The development of medieval Saffron Walden is the subject of a lecture to be given by Professor Carenza Lewis on Saturday, May 16 at 7.30pm in Saffron Walden Town Hall.  Professor Lewis is a field archaeologist and Professor of the Public Understanding of Research at the University of Lincoln. She specialises in the medieval period and is particularly interested in the  relations between settlement and landscape. Before moving to Lincoln in 2015,  Dr. Lewis was an Archaeological Investigator with the Royal Commission on Historical Monuments of England and later a presenter on the long-running and award-winning TV series, ‘Time Team’;  in 2004 she became  Director of Access Cambridge Archaeology, an outreach unit which she set up at the University of Cambridge.  Professor Lewis was also a director of Saffron Walden’s community archaeological excavation in 2013,  digging in the corner of the town Common with the help of a team of  local sixth-formers.

Places for both the lecture and the walking tours must be booked in advance by contacting the Tourist Information Centre on 01799 524002 or by email on

For more information, please contact Mark Starte on 01799 524002.

Essex 2020 – Uttlesford Hub event at Stansted Airport College








Essex 2020 offers a unique opportunity through STEAM activities to celebrate Essex’s pioneering past and create a sense of identity and pride that can drive future prosperity. We want to stimulate activity in this area to ensure that all Essex residents can access a wide range of opportunities throughout the year.  

It would be great if you could attend an event being held at Stansted airport college on the 3rd March to find out about Essex 2020 and how it could benefit your organisation, as well as how you can get involved. You can book your ticket here:

If you are unable to attend for any reason, we would be grateful is you could send this information to your colleagues and networks. The event is free and open to businesses, educators, practitioners and people who are interested in the development of this area.

More information about Essex 2020 and some of the events that are taking place across the year, visit:

Posted on behalf of Essex 2020 (Always Possible)

Object of the Month – February 2020

Snowy owl from front left angle. White breast plumage, with brown bars to sides and legs. Brown spotted plumage on wings. Mounted on a wooden post. Against a dark grey background.
Snowy owl from front left angle. White breast plumage, with brown bars to sides and legs. Brown spotted plumage on wings. Mounted on a wooden post. Against a dark grey background.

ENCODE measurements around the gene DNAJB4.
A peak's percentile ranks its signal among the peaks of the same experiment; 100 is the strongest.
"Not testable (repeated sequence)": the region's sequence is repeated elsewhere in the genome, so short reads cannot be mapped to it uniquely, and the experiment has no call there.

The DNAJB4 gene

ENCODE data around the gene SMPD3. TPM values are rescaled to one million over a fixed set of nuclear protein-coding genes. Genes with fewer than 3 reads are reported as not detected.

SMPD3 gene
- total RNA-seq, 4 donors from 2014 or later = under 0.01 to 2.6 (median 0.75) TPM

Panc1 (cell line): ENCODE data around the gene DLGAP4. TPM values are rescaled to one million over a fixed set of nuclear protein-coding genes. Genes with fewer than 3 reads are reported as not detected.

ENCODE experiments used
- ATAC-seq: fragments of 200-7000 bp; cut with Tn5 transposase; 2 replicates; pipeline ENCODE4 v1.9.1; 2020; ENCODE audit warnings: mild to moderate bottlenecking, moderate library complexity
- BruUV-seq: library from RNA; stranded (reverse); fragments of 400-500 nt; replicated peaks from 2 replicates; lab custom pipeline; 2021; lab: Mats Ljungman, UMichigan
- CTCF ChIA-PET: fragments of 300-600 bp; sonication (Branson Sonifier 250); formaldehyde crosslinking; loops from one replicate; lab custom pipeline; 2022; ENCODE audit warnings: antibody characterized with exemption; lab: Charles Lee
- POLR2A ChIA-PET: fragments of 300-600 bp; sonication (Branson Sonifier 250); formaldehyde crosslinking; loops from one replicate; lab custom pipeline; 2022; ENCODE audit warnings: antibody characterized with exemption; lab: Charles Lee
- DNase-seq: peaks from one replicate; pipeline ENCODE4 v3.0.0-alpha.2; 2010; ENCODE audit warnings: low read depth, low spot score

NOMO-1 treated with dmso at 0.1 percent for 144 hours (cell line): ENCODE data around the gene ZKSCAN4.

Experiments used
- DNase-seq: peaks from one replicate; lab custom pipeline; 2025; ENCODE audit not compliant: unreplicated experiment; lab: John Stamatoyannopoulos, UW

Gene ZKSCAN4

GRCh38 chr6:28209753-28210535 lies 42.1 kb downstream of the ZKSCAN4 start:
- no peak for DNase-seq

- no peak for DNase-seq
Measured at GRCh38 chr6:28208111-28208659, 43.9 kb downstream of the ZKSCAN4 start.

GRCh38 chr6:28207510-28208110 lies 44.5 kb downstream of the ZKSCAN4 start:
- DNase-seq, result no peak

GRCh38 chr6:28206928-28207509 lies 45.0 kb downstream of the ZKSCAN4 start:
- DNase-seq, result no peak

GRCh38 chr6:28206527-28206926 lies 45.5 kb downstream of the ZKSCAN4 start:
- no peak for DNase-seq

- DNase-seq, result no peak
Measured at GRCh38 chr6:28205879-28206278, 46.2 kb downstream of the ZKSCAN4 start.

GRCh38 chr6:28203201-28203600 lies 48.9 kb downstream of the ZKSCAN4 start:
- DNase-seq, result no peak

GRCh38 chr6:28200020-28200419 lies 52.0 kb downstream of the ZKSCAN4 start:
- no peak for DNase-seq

A female snowy owl in the Museum’s collections. Image: © Saffron Walden Museum.

Snowy Owl

A female snowy owl, Bubo scandiacus. Female snowy owls have spotted and striped plumage (above), while the male bird is almost pure white (below, left). Snowy owls live in the Arctic Circle where they hunt for food over tundra and upland moors. These impressive predators eat lemmings and other rodents, birds and rabbits, and only very rarely visit the far north of Britain. This mounted skin was donated to Saffron Walden Museum in 2003 for the Education collection. It has come out of the store for Museums at Night, exhibitions and teaching sessions.

A snowy owl from front angle. Pure white plumage of male, with a few dark spots visble on left wing. Against a pale background.

A male snowy owl. Image: Barry Kaufmann-Wright © Saffron Walden Museum.

An eagle owl from front left angle. Tawny under-plumage with patterns of dark brown and pale grey in bars and stripes. Vivid orange iris to eyes, and large horn-like feathers. Perched on a wooden post. Against a snowy backdrop.

An eagle owl. Image: Kamil. Corrections Piotr_J [CC BY-SA 3.0] (Wikimedia Commons)

Did you know?

All living things have a common name, like ‘snowy owl’, and a scientific name. The scientific name is a combination of two words which are only used for that species. Humans are Homo sapiens, and our extinct close relatives the Neanderthals are Homo neanderthalensis. We are different species in the same genus, Homo.
But scientific names can change. In 2004, the scientific name of the snowy owl was changed from Nyctea scandiaca to Bubo scandiacus, after years of research on their genetics and the shape of their bones. This showed that they were more closely related to horned owls and eagle owls (above, right), and should use the same genus name, Bubo.

You can see the snowy owl as Object of the Month until 29th February.

Object of the Month – January 2020

As cold weather turns our thoughts to arranging holidays in warmer places

January’s ‘Object of the Month’ features a Nautilus shell from oceans on the other side of the world. It has been chosen by Sarah Kenyon, one of the Natural Sciences Officers, at Saffron Walden Museum.